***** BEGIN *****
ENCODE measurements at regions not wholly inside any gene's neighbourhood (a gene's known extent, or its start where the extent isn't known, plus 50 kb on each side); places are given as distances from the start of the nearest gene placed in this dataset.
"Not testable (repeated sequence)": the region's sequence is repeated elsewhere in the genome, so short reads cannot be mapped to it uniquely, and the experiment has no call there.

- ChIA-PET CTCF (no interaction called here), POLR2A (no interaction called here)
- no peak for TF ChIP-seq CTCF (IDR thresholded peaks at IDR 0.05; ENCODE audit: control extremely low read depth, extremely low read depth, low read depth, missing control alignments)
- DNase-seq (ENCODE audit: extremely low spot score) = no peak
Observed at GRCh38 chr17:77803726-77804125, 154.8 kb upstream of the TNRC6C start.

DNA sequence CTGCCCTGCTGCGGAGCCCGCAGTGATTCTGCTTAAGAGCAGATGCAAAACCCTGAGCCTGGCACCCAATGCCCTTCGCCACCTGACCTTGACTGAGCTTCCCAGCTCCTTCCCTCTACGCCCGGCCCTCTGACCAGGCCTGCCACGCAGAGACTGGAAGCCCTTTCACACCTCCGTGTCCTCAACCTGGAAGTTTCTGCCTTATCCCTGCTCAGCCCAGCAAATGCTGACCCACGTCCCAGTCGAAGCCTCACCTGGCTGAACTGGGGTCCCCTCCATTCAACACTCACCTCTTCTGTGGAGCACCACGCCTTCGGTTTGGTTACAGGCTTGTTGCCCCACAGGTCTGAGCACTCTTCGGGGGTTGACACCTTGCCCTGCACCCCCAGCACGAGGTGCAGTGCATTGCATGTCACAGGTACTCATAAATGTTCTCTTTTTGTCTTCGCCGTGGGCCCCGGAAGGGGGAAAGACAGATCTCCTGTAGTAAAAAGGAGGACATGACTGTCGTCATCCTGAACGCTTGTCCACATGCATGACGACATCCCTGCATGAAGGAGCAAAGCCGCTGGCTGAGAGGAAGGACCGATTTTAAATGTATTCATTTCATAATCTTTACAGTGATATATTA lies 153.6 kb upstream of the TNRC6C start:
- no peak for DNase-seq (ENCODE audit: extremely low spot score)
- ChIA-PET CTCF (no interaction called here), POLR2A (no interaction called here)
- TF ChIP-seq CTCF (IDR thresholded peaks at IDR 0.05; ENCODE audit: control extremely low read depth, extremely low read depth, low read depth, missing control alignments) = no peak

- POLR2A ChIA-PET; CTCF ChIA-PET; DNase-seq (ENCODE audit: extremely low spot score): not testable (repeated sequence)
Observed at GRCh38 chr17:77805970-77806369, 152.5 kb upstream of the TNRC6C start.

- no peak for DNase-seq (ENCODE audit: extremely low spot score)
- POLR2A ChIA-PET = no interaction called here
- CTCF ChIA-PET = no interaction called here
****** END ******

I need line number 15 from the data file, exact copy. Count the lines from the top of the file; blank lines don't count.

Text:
- CTCF ChIA-PET = no interaction called here